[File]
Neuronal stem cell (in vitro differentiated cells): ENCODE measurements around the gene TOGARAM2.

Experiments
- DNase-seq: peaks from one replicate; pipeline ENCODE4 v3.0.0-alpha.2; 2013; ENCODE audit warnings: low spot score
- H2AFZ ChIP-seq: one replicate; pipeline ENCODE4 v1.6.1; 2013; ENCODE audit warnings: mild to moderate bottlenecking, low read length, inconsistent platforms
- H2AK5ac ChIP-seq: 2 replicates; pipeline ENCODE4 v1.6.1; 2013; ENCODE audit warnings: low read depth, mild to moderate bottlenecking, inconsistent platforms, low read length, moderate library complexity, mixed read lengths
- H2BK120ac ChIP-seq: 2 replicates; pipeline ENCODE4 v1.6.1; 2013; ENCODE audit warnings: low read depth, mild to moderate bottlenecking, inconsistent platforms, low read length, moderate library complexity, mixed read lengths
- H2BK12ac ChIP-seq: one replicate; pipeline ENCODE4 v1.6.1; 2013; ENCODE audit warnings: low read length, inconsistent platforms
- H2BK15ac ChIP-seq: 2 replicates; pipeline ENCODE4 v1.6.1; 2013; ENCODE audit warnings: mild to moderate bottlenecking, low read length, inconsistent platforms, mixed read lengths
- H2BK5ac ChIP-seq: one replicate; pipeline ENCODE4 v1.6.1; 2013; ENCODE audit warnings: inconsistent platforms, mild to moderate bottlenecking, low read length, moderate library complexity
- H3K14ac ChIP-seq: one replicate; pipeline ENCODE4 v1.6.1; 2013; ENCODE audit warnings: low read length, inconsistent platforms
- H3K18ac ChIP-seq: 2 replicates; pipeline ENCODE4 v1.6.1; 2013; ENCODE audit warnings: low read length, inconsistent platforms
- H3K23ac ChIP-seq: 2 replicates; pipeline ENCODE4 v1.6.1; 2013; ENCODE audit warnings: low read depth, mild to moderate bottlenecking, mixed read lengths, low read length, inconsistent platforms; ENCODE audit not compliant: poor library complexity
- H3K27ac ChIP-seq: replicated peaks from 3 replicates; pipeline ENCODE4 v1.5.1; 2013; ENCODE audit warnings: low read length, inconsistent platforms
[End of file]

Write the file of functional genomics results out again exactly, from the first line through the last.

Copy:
Neuronal stem cell (in vitro differentiated cells): ENCODE measurements around the gene TOGARAM2.

Experiments
- DNase-seq: peaks from one replicate; pipeline ENCODE4 v3.0.0-alpha.2; 2013; ENCODE audit warnings: low spot score
- H2AFZ ChIP-seq: one replicate; pipeline ENCODE4 v1.6.1; 2013; ENCODE audit warnings: mild to moderate bottlenecking, low read length, inconsistent platforms
- H2AK5ac ChIP-seq: 2 replicates; pipeline ENCODE4 v1.6.1; 2013; ENCODE audit warnings: low read depth, mild to moderate bottlenecking, inconsistent platforms, low read length, moderate library complexity, mixed read lengths
- H2BK120ac ChIP-seq: 2 replicates; pipeline ENCODE4 v1.6.1; 2013; ENCODE audit warnings: low read depth, mild to moderate bottlenecking, inconsistent platforms, low read length, moderate library complexity, mixed read lengths
- H2BK12ac ChIP-seq: one replicate; pipeline ENCODE4 v1.6.1; 2013; ENCODE audit warnings: low read length, inconsistent platforms
- H2BK15ac ChIP-seq: 2 replicates; pipeline ENCODE4 v1.6.1; 2013; ENCODE audit warnings: mild to moderate bottlenecking, low read length, inconsistent platforms, mixed read lengths
- H2BK5ac ChIP-seq: one replicate; pipeline ENCODE4 v1.6.1; 2013; ENCODE audit warnings: inconsistent platforms, mild to moderate bottlenecking, low read length, moderate library complexity
- H3K14ac ChIP-seq: one replicate; pipeline ENCODE4 v1.6.1; 2013; ENCODE audit warnings: low read length, inconsistent platforms
- H3K18ac ChIP-seq: 2 replicates; pipeline ENCODE4 v1.6.1; 2013; ENCODE audit warnings: low read length, inconsistent platforms
- H3K23ac ChIP-seq: 2 replicates; pipeline ENCODE4 v1.6.1; 2013; ENCODE audit warnings: low read depth, mild to moderate bottlenecking, mixed read lengths, low read length, inconsistent platforms; ENCODE audit not compliant: poor library complexity
- H3K27ac ChIP-seq: replicated peaks from 3 replicates; pipeline ENCODE4 v1.5.1; 2013; ENCODE audit warnings: low read length, inconsistent platforms